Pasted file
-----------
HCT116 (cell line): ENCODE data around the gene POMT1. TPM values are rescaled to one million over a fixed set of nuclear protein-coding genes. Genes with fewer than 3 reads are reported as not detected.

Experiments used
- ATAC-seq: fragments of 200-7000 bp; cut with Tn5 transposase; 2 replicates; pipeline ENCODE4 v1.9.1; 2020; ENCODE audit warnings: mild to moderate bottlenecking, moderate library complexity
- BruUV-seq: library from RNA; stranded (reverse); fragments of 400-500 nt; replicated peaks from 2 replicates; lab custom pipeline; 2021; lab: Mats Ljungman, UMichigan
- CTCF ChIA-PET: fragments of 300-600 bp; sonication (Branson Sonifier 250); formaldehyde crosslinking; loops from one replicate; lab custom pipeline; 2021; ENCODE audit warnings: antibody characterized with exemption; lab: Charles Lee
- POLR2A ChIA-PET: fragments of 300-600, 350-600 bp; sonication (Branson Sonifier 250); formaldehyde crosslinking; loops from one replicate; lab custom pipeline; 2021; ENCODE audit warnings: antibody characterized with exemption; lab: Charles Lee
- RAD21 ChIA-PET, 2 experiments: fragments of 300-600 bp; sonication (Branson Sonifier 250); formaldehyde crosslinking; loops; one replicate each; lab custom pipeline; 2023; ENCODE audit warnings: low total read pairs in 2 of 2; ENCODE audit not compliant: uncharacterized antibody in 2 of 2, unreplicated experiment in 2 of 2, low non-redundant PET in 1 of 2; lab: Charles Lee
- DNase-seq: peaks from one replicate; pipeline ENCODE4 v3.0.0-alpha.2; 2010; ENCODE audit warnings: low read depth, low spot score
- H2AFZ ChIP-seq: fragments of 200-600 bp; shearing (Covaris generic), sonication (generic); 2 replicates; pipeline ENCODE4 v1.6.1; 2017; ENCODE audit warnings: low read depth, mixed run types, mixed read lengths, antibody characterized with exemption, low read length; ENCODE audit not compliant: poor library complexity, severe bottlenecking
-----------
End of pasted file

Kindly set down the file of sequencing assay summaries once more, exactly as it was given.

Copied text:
HCT116 (cell line): ENCODE data around the gene POMT1. TPM values are rescaled to one million over a fixed set of nuclear protein-coding genes. Genes with fewer than 3 reads are reported as not detected.

Experiments used
- ATAC-seq: fragments of 200-7000 bp; cut with Tn5 transposase; 2 replicates; pipeline ENCODE4 v1.9.1; 2020; ENCODE audit warnings: mild to moderate bottlenecking, moderate library complexity
- BruUV-seq: library from RNA; stranded (reverse); fragments of 400-500 nt; replicated peaks from 2 replicates; lab custom pipeline; 2021; lab: Mats Ljungman, UMichigan
- CTCF ChIA-PET: fragments of 300-600 bp; sonication (Branson Sonifier 250); formaldehyde crosslinking; loops from one replicate; lab custom pipeline; 2021; ENCODE audit warnings: antibody characterized with exemption; lab: Charles Lee
- POLR2A ChIA-PET: fragments of 300-600, 350-600 bp; sonication (Branson Sonifier 250); formaldehyde crosslinking; loops from one replicate; lab custom pipeline; 2021; ENCODE audit warnings: antibody characterized with exemption; lab: Charles Lee
- RAD21 ChIA-PET, 2 experiments: fragments of 300-600 bp; sonication (Branson Sonifier 250); formaldehyde crosslinking; loops; one replicate each; lab custom pipeline; 2023; ENCODE audit warnings: low total read pairs in 2 of 2; ENCODE audit not compliant: uncharacterized antibody in 2 of 2, unreplicated experiment in 2 of 2, low non-redundant PET in 1 of 2; lab: Charles Lee
- DNase-seq: peaks from one replicate; pipeline ENCODE4 v3.0.0-alpha.2; 2010; ENCODE audit warnings: low read depth, low spot score
- H2AFZ ChIP-seq: fragments of 200-600 bp; shearing (Covaris generic), sonication (generic); 2 replicates; pipeline ENCODE4 v1.6.1; 2017; ENCODE audit warnings: low read depth, mixed run types, mixed read lengths, antibody characterized with exemption, low read length; ENCODE audit not compliant: poor library complexity, severe bottlenecking